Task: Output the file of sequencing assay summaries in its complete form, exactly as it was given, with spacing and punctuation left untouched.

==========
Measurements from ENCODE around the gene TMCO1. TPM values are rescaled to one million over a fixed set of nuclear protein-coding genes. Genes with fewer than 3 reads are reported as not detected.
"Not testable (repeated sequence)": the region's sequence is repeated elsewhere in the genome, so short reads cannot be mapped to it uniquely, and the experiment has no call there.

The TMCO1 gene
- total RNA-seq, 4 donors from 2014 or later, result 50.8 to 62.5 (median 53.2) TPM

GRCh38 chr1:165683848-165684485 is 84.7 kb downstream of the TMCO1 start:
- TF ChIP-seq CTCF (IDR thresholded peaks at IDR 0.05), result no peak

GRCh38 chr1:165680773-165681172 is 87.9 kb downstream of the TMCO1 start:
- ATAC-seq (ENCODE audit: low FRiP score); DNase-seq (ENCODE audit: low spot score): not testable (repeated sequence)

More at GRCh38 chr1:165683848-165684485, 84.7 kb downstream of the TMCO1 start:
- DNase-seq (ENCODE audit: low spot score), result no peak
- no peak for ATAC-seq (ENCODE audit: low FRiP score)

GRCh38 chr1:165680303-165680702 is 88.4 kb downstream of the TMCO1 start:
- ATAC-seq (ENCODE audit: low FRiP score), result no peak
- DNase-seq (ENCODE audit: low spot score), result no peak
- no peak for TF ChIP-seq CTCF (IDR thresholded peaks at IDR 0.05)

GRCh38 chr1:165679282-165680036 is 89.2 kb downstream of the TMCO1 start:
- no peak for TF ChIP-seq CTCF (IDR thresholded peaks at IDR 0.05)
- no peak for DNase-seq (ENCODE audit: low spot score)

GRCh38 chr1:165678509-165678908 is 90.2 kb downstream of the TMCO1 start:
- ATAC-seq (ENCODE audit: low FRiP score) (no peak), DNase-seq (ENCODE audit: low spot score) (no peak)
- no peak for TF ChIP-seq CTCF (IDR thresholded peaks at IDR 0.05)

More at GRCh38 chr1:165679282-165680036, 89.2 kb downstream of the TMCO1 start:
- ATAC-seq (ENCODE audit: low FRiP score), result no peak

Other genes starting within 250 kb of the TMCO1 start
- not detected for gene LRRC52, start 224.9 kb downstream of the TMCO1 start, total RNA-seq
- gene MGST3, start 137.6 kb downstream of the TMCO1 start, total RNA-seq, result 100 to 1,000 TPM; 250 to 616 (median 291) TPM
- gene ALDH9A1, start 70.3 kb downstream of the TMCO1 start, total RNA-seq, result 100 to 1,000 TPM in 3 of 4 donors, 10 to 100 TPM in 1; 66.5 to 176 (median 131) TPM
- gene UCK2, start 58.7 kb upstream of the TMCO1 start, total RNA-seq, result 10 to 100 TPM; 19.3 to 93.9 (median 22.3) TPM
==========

Measurements from ENCODE around the gene TMCO1. TPM values are rescaled to one million over a fixed set of nuclear protein-coding genes. Genes with fewer than 3 reads are reported as not detected.
"Not testable (repeated sequence)": the region's sequence is repeated elsewhere in the genome, so short reads cannot be mapped to it uniquely, and the experiment has no call there.

The TMCO1 gene
- total RNA-seq, 4 donors from 2014 or later, result 50.8 to 62.5 (median 53.2) TPM

GRCh38 chr1:165683848-165684485 is 84.7 kb downstream of the TMCO1 start:
- TF ChIP-seq CTCF (IDR thresholded peaks at IDR 0.05), result no peak

GRCh38 chr1:165680773-165681172 is 87.9 kb downstream of the TMCO1 start:
- ATAC-seq (ENCODE audit: low FRiP score); DNase-seq (ENCODE audit: low spot score): not testable (repeated sequence)

More at GRCh38 chr1:165683848-165684485, 84.7 kb downstream of the TMCO1 start:
- DNase-seq (ENCODE audit: low spot score), result no peak
- no peak for ATAC-seq (ENCODE audit: low FRiP score)

GRCh38 chr1:165680303-165680702 is 88.4 kb downstream of the TMCO1 start:
- ATAC-seq (ENCODE audit: low FRiP score), result no peak
- DNase-seq (ENCODE audit: low spot score), result no peak
- no peak for TF ChIP-seq CTCF (IDR thresholded peaks at IDR 0.05)

GRCh38 chr1:165679282-165680036 is 89.2 kb downstream of the TMCO1 start:
- no peak for TF ChIP-seq CTCF (IDR thresholded peaks at IDR 0.05)
- no peak for DNase-seq (ENCODE audit: low spot score)

GRCh38 chr1:165678509-165678908 is 90.2 kb downstream of the TMCO1 start:
- ATAC-seq (ENCODE audit: low FRiP score) (no peak), DNase-seq (ENCODE audit: low spot score) (no peak)
- no peak for TF ChIP-seq CTCF (IDR thresholded peaks at IDR 0.05)

More at GRCh38 chr1:165679282-165680036, 89.2 kb downstream of the TMCO1 start:
- ATAC-seq (ENCODE audit: low FRiP score), result no peak

Other genes starting within 250 kb of the TMCO1 start
- not detected for gene LRRC52, start 224.9 kb downstream of the TMCO1 start, total RNA-seq
- gene MGST3, start 137.6 kb downstream of the TMCO1 start, total RNA-seq, result 100 to 1,000 TPM; 250 to 616 (median 291) TPM
- gene ALDH9A1, start 70.3 kb downstream of the TMCO1 start, total RNA-seq, result 100 to 1,000 TPM in 3 of 4 donors, 10 to 100 TPM in 1; 66.5 to 176 (median 131) TPM
- gene UCK2, start 58.7 kb upstream of the TMCO1 start, total RNA-seq, result 10 to 100 TPM; 19.3 to 93.9 (median 22.3) TPM